Our World Statistics Day conversations have been a great reminder of how much statistics can inform our lives. Do you have an example of how statistics has made a difference in your life? Share your story with the Community!
The SAS Solar Farm data (available in the JMP File Exchange) has proven to be a rich topic for discussion and exploration. Besides the cool factor from green technology, the factors (such as sunlight, wind, temperature) can be understood by anyone, and yet the interactions are complex and not all linear. One issue that came up in the comments to my original post was the effect of ambient temperature on the power output. Rather than try to create an accurate model to account for sun position and solar panel angle, I tried some basic visual exploration to get a feel for the relationship of temperature and power.
A fair starting point is a basic plot of power versus temperature for the whole data set.
Here, I've set the graph transparency to 0.3 to give a point cloud effect. The visual is not too helpful except to get us to think about the other factors that are conditioning the relationship between power and temperature. Factors we have in our data set include time of day, day of year and solar irradiance. Other factors we might derive or get externally include solar angle, panel temperature and weather conditions.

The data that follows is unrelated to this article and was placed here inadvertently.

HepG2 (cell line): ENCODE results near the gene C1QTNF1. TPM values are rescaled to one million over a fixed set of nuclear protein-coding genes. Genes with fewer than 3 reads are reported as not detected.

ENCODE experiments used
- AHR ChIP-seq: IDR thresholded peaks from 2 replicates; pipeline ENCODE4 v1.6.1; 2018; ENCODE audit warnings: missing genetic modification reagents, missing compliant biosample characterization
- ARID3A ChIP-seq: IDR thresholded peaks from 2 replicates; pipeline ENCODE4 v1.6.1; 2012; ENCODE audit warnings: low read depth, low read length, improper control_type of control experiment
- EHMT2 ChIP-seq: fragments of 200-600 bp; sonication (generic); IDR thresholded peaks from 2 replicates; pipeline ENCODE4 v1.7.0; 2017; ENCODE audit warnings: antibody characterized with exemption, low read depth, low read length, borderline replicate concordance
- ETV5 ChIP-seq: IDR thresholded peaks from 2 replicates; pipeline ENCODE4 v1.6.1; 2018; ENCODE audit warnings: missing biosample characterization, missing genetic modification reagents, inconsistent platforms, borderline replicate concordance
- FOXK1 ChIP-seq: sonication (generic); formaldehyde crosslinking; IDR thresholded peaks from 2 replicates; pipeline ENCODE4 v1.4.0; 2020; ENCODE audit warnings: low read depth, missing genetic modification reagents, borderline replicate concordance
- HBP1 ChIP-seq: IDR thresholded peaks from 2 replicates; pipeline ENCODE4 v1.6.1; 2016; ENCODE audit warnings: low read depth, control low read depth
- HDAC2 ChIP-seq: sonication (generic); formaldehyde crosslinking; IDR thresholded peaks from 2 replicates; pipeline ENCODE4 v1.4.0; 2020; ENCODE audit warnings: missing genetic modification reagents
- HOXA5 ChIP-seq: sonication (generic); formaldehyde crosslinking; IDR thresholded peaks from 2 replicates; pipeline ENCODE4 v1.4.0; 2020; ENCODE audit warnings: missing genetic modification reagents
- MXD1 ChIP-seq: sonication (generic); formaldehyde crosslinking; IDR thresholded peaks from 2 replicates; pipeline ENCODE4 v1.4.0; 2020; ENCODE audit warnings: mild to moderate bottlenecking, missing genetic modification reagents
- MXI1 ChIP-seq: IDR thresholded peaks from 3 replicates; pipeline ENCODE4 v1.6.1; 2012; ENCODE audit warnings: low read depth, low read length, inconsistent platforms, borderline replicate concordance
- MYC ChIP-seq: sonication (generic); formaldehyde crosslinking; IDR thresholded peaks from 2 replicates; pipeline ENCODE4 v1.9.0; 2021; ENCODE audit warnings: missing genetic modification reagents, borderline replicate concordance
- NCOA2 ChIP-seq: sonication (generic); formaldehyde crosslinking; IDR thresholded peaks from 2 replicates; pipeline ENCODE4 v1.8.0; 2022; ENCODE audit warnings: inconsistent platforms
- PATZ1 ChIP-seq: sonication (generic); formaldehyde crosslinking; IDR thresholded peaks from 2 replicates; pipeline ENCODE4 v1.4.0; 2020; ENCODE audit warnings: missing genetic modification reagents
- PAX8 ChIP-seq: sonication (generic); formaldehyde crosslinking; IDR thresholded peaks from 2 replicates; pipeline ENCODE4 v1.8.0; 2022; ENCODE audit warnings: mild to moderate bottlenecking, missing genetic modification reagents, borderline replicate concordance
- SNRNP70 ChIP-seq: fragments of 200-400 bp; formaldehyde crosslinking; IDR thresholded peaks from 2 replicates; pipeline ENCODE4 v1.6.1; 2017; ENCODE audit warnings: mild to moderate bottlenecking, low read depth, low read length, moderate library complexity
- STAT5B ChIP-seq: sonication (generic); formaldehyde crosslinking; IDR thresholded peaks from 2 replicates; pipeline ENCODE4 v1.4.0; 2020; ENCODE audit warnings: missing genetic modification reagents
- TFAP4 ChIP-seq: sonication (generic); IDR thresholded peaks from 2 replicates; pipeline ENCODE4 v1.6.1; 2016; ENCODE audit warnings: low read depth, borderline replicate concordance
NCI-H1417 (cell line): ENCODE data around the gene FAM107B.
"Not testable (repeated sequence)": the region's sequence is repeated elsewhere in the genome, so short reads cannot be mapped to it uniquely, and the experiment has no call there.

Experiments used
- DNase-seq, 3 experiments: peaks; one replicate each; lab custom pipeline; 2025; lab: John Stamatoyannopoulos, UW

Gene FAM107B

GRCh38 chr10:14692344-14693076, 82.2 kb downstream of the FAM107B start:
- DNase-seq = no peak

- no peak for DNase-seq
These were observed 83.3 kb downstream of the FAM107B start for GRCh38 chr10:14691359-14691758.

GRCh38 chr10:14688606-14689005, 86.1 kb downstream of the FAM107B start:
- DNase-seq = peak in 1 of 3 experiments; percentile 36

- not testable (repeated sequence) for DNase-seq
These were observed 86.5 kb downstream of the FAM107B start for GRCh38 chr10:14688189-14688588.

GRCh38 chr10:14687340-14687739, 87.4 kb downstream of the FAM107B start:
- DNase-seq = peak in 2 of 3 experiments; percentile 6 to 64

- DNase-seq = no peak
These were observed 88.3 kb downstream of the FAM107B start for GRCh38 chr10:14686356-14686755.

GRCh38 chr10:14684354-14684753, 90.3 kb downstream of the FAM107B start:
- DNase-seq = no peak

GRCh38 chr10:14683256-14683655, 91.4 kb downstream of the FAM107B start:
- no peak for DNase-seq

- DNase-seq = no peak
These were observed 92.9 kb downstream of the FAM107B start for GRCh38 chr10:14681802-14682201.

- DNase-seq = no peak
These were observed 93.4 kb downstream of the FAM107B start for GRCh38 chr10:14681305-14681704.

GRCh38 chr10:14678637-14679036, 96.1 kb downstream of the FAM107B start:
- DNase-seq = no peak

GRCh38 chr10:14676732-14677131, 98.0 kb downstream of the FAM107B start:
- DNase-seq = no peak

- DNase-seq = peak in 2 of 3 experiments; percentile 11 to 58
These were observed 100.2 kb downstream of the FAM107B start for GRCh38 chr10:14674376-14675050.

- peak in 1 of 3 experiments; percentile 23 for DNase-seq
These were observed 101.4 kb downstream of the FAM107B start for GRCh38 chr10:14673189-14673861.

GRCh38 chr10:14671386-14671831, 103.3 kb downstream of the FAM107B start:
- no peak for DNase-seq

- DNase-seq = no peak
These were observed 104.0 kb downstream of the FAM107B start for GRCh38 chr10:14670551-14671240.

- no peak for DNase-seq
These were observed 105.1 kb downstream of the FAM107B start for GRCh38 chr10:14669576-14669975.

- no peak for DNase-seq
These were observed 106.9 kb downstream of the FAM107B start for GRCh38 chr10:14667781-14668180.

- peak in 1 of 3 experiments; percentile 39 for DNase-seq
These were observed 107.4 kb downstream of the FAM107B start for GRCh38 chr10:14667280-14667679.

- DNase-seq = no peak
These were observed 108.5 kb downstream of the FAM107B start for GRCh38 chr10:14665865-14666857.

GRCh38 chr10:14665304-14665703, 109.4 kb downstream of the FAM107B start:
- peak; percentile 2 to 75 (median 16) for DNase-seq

Eschewing complex models, I tried conditioning the data on irradiance (sunlight) and time from solar noon (as a proxy for panel angle and sun position). The idea is that, say, two hours before noon and two hours after noon would have the same panel angle and sun position but likely different temperatures and power output levels. Solar noon, also called local apparent noon (LAN), is where the irradiance peaks on sunny days. We only have data in 15-minute intervals, and solar noon seems to be between 12:15 and 12:30 for the Cary, NC, area, and I chose 12:30 for my calculations. From that I calculated Minutes from LAN. Here's the power versus temperature conditioned on both Irradiance and Minutes from LAN.
Most of the panels show a slight negative relationship, as expected for solar cells. Eyeballing the trends suggests about 3kW per degree Celsius, or about 1% per degree. That seems a little high from what I've read, and I think it's because the panels still contain a bit of mixing of different conditions.
To go a step further, I decided to look at individual pairs of times equidistant from solar noon. With plenty of pairs to look at, I filtered it down to pairs with strong power output, a significant temperature difference (more than 4°C), a similar irradiance value and on a single array.
Each line connects a matched pair of temperature/power readings for a given day and panel angle (assuming the angle is proportional to minutes from local area noon). Now we can see that most pairs exhibit a small negative relationship, though there are a few outlier slopes in both directions. What accounts for those? Using Distribution or Tabulate, we find the median slope to be about -1.2 kW/°C, which is about 0.3% per degree based on an average 350kW base.